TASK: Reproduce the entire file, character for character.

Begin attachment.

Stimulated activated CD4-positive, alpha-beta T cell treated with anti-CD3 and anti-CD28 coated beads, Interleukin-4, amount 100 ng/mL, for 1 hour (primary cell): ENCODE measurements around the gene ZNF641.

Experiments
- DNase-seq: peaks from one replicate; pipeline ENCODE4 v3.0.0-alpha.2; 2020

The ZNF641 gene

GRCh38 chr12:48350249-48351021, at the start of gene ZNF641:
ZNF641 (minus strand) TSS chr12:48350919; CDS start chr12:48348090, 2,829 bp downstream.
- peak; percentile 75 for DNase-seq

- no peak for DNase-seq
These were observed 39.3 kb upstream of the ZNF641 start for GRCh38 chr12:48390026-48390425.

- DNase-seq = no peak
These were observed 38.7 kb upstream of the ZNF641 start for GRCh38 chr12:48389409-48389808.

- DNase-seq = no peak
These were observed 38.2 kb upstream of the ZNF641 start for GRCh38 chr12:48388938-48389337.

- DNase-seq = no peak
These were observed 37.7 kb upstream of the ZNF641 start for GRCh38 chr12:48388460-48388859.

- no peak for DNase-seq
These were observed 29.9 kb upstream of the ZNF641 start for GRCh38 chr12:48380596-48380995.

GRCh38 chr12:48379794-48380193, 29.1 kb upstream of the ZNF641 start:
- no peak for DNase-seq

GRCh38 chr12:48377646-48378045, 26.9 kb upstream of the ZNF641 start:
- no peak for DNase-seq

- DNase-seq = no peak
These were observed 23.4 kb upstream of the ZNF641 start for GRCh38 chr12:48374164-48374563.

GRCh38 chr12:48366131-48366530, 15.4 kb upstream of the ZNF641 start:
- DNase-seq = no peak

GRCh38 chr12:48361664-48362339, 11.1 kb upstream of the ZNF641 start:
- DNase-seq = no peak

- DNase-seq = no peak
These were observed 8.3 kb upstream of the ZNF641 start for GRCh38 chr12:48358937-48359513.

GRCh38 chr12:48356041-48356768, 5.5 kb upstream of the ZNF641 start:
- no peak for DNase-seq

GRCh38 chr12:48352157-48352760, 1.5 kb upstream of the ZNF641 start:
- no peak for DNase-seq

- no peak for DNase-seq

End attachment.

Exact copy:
Stimulated activated CD4-positive, alpha-beta T cell treated with anti-CD3 and anti-CD28 coated beads, Interleukin-4, amount 100 ng/mL, for 1 hour (primary cell): ENCODE measurements around the gene ZNF641.

Experiments
- DNase-seq: peaks from one replicate; pipeline ENCODE4 v3.0.0-alpha.2; 2020

The ZNF641 gene

GRCh38 chr12:48350249-48351021, at the start of gene ZNF641:
ZNF641 (minus strand) TSS chr12:48350919; CDS start chr12:48348090, 2,829 bp downstream.
- peak; percentile 75 for DNase-seq

- no peak for DNase-seq
These were observed 39.3 kb upstream of the ZNF641 start for GRCh38 chr12:48390026-48390425.

- DNase-seq = no peak
These were observed 38.7 kb upstream of the ZNF641 start for GRCh38 chr12:48389409-48389808.

- DNase-seq = no peak
These were observed 38.2 kb upstream of the ZNF641 start for GRCh38 chr12:48388938-48389337.

- DNase-seq = no peak
These were observed 37.7 kb upstream of the ZNF641 start for GRCh38 chr12:48388460-48388859.

- no peak for DNase-seq
These were observed 29.9 kb upstream of the ZNF641 start for GRCh38 chr12:48380596-48380995.

GRCh38 chr12:48379794-48380193, 29.1 kb upstream of the ZNF641 start:
- no peak for DNase-seq

GRCh38 chr12:48377646-48378045, 26.9 kb upstream of the ZNF641 start:
- no peak for DNase-seq

- DNase-seq = no peak
These were observed 23.4 kb upstream of the ZNF641 start for GRCh38 chr12:48374164-48374563.

GRCh38 chr12:48366131-48366530, 15.4 kb upstream of the ZNF641 start:
- DNase-seq = no peak

GRCh38 chr12:48361664-48362339, 11.1 kb upstream of the ZNF641 start:
- DNase-seq = no peak

- DNase-seq = no peak
These were observed 8.3 kb upstream of the ZNF641 start for GRCh38 chr12:48358937-48359513.

GRCh38 chr12:48356041-48356768, 5.5 kb upstream of the ZNF641 start:
- no peak for DNase-seq

GRCh38 chr12:48352157-48352760, 1.5 kb upstream of the ZNF641 start:
- no peak for DNase-seq

- no peak for DNase-seq